Local and global: MACF and donor funds reach well beyond Midland

Through the Midland Area Community Foundation, donors can help support development and growth way beyond the boundaries of the city. The Foundation was responsible for over $4 million in annual grants to support volunteer, community and philanthropic efforts in Midland County, but you’ll also find MACF’s impact globally.

As originally reported in the Midland Daily News, a fund held at the Community Foundation provided support for two Midland Public School teachers and a small group to travel to Nepal and help celebrate the re-opening of a school damaged by a 2015 earthquake. Kim McMahan, a Spanish teacher at Adams and Central Park elementary schools and Karen Staley, a sixth grade science and reading teacher at Jefferson Middle School, traveled to Nepal January 11-21.

"It never would have been on my radar in a million years," says Kim McMahan, Spanish teacher at Adams and Central Park elementary schools. "It's one of the defining moments of my life."

The duo attended the opening and dedication ceremony of the Saraswati School in Wana, Nepal, along with fellow Midlanders Dave and Marcia Shannon, who had previously traveled to Nepal and knew the school was in need resulting in damage from a 2015 earthquake.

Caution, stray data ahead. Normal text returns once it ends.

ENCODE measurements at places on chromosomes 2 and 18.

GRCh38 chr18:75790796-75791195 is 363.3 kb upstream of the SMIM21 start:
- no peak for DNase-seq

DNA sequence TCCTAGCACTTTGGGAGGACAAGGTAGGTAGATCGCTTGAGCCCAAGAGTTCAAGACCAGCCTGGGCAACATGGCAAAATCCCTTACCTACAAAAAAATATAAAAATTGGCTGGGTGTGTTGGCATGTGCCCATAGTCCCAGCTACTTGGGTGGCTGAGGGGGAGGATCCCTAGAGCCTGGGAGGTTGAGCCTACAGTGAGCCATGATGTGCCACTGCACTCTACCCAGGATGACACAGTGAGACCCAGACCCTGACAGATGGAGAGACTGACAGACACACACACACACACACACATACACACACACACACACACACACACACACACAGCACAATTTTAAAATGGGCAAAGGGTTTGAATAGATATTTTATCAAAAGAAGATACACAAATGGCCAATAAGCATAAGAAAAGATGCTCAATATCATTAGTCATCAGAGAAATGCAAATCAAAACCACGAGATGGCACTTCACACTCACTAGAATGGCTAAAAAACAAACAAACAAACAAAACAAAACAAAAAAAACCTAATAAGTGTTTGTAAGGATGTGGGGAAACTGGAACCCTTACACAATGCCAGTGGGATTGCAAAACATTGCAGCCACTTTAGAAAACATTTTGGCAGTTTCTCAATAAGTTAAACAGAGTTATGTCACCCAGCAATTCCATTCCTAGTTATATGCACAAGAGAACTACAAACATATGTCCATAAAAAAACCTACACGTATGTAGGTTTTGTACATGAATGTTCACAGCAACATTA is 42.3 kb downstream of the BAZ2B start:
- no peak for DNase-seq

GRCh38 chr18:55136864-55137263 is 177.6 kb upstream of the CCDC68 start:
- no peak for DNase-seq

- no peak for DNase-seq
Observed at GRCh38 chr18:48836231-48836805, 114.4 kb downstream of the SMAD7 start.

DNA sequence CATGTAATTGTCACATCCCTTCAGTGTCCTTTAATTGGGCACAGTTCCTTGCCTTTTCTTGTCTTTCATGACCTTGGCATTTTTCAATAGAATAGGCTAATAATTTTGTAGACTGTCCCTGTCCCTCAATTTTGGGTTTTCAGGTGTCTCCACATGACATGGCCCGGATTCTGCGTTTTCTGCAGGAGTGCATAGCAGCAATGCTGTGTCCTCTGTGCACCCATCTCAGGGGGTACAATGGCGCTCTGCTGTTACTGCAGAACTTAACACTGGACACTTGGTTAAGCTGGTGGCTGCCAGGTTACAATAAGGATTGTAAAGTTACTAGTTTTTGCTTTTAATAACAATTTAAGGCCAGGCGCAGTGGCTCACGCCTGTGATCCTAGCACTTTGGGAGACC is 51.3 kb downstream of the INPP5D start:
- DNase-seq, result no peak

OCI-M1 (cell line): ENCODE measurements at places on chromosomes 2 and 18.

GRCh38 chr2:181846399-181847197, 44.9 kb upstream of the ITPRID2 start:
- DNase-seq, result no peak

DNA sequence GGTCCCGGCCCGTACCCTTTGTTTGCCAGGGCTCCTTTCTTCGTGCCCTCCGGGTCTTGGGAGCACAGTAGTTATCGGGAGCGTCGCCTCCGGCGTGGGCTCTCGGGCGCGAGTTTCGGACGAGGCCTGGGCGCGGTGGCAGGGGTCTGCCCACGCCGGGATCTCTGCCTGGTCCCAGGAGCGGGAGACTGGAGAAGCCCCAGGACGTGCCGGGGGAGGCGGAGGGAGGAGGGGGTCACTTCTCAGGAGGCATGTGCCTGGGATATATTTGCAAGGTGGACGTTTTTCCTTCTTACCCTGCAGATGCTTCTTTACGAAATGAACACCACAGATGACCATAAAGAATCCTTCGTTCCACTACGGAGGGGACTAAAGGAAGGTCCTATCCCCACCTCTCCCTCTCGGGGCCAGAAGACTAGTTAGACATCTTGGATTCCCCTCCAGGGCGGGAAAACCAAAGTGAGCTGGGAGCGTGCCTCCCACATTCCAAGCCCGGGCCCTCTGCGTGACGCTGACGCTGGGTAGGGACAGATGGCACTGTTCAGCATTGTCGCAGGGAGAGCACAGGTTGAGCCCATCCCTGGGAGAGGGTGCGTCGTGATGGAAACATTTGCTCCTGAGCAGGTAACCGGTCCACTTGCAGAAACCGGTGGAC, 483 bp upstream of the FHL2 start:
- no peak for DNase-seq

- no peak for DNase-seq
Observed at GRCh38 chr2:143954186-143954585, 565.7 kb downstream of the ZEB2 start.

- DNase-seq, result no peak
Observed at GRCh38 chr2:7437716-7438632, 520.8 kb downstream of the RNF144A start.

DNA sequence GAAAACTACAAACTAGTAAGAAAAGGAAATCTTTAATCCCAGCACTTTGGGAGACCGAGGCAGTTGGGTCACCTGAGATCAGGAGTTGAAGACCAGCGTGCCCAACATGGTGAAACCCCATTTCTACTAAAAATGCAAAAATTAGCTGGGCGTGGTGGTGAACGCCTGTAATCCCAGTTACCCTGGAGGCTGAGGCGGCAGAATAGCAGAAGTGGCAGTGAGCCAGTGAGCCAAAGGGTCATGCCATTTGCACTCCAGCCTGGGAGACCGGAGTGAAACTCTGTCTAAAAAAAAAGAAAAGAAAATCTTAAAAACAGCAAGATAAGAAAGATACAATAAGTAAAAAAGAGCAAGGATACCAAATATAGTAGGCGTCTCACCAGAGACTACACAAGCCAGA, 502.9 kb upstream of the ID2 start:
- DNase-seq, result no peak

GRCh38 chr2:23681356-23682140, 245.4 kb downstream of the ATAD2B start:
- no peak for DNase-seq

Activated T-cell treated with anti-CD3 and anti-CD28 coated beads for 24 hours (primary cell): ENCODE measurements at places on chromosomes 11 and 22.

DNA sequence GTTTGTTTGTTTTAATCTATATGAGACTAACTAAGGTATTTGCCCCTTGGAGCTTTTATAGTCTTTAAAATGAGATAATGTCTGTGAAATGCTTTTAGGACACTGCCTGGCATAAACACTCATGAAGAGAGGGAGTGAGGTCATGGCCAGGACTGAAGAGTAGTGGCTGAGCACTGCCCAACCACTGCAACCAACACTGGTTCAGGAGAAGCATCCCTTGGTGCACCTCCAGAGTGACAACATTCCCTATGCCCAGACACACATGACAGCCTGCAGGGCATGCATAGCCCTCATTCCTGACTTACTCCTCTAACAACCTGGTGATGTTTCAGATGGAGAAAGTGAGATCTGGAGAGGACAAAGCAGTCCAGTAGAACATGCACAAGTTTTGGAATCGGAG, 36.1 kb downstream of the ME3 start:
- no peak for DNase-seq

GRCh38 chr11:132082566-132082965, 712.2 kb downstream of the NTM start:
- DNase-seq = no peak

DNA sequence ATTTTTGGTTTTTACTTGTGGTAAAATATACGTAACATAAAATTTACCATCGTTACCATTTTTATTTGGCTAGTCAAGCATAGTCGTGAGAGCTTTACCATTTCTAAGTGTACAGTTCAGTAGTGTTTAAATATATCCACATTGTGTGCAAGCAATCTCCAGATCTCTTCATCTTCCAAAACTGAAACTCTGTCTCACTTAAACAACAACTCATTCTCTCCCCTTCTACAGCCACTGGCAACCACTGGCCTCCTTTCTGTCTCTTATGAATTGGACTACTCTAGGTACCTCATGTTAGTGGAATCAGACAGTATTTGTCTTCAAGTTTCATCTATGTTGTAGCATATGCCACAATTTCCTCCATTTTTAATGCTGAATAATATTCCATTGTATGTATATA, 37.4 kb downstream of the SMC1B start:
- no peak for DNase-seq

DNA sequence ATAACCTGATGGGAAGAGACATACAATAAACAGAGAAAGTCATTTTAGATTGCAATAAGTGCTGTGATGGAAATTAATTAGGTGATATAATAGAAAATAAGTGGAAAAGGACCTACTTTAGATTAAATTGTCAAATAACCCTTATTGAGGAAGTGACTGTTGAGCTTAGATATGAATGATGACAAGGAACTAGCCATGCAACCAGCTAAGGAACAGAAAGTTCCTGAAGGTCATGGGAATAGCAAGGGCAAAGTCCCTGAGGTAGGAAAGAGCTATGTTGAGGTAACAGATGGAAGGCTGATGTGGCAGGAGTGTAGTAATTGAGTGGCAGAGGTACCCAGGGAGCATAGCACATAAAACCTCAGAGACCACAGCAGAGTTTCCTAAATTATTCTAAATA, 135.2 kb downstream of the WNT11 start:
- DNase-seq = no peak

McMahan and Staley each lead a "culture club" at their schools, aimed at broadening the global understanding of students. The funds provided by MACF came from one of the Foundation’s special interest funds through an individual donor and allowed the teachers to provide their classrooms with a substitute while they took time away.

Other recent donations made by the Midland Area Community Foundation include the Arnold Center’s WeGrow Skill Building Program. WeGrow will train individuals with disabilities different sustainable urban agricultural practices and provide additional employment training.

The Foundation’s $100,000 grant provided by the Community Investment Fund, will help offset the total project cost of $334,000 and will support the creation of a vertical hydroponic farm located in Midland. The initiative will sell organic produce to local restaurants, grocers and residents.

Other donations from the Foundation’s grant making efforts include a new pilot program with MidMichigan Health to treat behavioral health, the replacement of the flood-damaged Sanford Senior Center, and support for Bullock Creek High School Band Boosters to help with the cost of replacing band uniforms for students.